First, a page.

Role of mycophagy and bacteriophagy in invertebrate nutrition

TitleRole of mycophagy and bacteriophagy in invertebrate nutrition
Publication TypeBook Chapter
Year of Publication1984
AuthorsMartin MM, Kukor JJulius
EditorKlug M.J, Reddy C.A
Book TitleCurrent Perspectives in Microbial Ecology
PublisherThe American Society For Microbiology
CityWashington, D. C.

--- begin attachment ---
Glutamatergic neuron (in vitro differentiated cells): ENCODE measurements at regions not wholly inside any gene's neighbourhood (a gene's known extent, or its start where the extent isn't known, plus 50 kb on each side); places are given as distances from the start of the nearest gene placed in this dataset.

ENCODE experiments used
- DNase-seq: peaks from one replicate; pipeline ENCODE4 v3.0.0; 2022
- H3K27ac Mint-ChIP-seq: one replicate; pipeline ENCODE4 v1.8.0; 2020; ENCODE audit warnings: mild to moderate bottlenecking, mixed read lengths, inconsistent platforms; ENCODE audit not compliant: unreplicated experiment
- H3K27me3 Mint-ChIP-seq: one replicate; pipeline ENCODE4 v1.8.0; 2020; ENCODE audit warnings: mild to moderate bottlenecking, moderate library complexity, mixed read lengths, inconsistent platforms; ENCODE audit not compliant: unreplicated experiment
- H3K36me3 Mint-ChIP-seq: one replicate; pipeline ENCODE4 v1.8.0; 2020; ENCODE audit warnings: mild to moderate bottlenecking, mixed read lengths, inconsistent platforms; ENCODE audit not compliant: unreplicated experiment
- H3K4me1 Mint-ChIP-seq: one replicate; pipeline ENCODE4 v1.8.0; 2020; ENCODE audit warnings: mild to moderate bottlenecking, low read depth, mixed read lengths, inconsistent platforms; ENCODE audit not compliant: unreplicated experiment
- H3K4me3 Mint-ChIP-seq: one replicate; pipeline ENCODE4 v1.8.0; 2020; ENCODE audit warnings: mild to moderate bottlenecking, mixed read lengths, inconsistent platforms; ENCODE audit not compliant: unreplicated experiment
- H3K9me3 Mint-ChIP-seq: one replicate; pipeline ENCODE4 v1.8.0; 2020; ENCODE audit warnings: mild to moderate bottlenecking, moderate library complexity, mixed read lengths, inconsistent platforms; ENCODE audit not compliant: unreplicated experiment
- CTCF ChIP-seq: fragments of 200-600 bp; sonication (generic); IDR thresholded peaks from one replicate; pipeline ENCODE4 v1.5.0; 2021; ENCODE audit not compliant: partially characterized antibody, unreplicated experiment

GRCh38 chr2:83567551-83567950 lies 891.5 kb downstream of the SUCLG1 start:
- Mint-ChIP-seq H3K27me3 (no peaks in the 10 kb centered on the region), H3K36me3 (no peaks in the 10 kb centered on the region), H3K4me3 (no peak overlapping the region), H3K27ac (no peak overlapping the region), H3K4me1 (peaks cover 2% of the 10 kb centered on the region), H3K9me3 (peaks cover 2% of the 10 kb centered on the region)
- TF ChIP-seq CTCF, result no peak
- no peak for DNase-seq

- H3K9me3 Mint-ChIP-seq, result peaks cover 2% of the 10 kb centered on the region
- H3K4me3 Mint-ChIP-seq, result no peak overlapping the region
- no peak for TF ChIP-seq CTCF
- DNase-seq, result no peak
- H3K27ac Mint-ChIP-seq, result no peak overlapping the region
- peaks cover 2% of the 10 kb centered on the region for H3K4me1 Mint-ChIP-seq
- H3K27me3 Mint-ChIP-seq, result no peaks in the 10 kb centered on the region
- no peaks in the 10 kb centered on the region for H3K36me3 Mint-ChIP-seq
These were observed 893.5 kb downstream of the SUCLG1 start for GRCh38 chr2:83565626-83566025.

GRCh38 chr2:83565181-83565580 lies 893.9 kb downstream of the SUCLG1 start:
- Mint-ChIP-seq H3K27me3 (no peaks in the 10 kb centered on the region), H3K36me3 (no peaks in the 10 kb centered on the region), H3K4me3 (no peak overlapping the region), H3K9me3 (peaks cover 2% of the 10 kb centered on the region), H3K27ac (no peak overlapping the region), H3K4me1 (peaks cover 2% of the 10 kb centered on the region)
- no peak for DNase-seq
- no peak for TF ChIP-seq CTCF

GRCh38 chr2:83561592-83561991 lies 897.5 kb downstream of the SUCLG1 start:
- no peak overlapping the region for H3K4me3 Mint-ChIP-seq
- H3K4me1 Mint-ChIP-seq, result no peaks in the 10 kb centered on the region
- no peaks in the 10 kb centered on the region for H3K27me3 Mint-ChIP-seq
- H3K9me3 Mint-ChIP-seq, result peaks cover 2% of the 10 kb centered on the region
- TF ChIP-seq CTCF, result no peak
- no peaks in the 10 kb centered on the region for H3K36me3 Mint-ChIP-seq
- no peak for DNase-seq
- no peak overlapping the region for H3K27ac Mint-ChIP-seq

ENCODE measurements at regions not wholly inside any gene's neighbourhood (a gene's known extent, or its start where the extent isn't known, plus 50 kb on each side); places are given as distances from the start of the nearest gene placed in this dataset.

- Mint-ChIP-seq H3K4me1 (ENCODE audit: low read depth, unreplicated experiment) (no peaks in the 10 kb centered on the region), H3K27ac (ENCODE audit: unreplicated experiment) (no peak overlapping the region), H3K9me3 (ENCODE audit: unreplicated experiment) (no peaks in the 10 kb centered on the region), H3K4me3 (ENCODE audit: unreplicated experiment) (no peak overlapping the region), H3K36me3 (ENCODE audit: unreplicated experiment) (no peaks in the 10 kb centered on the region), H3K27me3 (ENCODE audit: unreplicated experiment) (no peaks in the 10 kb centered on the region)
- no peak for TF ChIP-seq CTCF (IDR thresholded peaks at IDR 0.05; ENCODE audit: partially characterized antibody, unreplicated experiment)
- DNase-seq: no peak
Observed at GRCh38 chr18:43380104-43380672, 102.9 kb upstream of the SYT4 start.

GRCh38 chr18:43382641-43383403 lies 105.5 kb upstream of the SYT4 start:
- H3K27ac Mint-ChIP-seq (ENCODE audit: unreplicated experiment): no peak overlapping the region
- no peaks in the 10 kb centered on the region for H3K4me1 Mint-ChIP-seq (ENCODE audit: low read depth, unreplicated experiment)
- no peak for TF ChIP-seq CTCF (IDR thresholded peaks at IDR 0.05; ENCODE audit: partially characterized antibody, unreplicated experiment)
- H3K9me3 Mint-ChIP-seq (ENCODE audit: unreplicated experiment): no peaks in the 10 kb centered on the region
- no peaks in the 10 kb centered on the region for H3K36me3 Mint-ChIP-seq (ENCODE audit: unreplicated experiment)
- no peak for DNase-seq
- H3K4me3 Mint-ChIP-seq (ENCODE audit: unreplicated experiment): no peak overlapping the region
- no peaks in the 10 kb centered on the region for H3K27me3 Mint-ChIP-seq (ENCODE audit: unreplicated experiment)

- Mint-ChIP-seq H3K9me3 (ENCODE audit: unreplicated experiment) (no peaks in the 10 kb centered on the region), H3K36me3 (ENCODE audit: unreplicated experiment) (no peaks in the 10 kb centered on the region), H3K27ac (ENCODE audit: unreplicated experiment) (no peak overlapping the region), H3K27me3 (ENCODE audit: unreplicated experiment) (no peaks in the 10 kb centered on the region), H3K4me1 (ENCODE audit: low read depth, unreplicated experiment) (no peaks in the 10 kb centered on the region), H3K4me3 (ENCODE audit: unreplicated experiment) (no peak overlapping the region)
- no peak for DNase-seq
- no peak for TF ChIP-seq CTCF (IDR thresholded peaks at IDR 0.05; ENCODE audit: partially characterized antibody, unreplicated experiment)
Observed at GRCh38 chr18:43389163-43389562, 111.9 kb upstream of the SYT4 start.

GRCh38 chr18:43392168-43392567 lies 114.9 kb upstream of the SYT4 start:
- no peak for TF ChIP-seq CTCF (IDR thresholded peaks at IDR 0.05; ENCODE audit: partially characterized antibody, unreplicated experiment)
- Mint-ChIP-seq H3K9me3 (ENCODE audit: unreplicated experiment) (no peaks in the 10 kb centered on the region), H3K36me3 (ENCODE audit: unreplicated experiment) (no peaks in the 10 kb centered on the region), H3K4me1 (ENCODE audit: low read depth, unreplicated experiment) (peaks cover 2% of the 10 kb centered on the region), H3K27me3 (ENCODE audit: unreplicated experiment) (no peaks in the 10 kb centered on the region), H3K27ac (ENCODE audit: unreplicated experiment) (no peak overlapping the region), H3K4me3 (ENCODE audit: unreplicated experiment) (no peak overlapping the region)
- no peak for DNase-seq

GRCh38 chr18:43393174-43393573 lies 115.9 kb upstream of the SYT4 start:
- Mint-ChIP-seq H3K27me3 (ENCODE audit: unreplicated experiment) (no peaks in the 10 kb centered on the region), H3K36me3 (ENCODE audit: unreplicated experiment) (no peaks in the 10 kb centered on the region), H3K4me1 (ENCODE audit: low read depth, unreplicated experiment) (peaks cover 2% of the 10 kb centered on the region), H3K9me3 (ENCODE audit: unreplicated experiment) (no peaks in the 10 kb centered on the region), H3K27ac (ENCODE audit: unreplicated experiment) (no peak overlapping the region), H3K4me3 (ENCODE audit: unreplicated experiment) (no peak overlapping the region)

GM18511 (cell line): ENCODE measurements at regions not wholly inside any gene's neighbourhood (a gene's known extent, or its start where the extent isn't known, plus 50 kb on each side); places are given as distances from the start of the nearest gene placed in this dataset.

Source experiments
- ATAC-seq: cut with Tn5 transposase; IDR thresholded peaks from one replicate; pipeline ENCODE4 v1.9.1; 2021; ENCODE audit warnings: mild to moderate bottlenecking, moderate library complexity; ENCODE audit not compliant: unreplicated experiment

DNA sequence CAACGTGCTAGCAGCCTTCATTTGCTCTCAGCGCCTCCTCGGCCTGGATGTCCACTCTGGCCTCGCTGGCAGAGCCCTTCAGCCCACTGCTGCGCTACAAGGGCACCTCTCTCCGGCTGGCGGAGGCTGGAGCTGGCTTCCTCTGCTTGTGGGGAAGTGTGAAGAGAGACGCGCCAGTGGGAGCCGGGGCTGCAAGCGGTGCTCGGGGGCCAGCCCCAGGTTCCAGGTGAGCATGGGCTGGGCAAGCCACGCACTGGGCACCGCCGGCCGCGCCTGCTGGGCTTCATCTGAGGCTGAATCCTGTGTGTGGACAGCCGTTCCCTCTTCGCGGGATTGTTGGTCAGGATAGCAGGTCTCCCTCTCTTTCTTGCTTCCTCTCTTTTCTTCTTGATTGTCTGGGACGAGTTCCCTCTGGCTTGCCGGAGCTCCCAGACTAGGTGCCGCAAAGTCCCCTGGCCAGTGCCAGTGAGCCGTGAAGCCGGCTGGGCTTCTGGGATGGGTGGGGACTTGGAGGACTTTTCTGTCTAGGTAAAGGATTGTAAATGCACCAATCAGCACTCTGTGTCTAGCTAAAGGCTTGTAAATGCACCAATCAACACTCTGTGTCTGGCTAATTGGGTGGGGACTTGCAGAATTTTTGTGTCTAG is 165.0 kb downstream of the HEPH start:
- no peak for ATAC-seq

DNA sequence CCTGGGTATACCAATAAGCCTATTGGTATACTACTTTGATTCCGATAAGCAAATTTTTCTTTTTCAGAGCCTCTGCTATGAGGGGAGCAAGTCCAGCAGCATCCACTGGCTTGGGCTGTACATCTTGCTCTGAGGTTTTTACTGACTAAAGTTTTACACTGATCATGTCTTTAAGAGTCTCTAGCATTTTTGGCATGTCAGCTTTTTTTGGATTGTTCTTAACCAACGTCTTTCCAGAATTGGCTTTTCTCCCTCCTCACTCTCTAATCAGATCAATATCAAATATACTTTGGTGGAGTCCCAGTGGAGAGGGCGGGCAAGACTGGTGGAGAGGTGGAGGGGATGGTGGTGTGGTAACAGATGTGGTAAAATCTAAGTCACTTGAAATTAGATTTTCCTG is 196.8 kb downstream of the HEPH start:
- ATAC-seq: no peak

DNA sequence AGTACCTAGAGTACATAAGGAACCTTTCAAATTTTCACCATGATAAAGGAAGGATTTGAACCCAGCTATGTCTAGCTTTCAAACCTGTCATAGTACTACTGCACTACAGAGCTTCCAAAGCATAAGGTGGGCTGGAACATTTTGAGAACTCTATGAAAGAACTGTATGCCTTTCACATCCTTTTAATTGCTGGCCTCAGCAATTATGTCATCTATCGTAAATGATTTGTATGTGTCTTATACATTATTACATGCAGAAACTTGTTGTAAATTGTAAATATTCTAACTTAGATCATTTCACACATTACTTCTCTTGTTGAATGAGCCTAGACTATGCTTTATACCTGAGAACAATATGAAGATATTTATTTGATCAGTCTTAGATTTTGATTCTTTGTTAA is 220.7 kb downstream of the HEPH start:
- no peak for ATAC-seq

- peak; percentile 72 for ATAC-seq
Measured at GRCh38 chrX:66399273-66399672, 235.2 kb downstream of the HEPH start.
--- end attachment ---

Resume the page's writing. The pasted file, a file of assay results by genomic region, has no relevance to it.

Microrganisms are routinely ingested by many groups of invertebrates. Organisms that consume plant detritus, decaying fruit, rotting wood, and herbivore dung ingest a complex assemblage of bacteria, protozoa, and fungi along with the plant tissue that constitutes the bulk of their food. Aquatic filter feeders and periphyton scrapers include significant quantities of bacteria and microscopic algae in their diets. Fungal tissue is a major food of many arthropods, including species that graze selectively on the vegetative hyphae growing on dead plant tissue or in the soil and also species that consume the fruiting bodies of macrofungi. There are several groups of insects that go to great lengths to culture the fungus that they consume. Microbial tissues and microbial cells are, of course, potential sources of the various macro- and micronutrients generally needed for normal existence by virtually all animals. Thus, if ingested microorganisms are digested and assimilated, they can contribute to meeting the nutritional requirements of the organism that consumes them. However, in addition to being biomass with potential nutritive value, microorganisms are also active catalytic agents with diverse metabolic capabilities. Thus, if ingested microorganisms survive and proliferate in the digestive tract, or if they liberate enzymes that remaine active in the gut milieu, they can augment or extend the digestive and metabolic capabilites of an organism that consumes them. This paper explores the extent to which the nutritive value and metabolic potential of ingested microorganisms are exploited by invertebrates.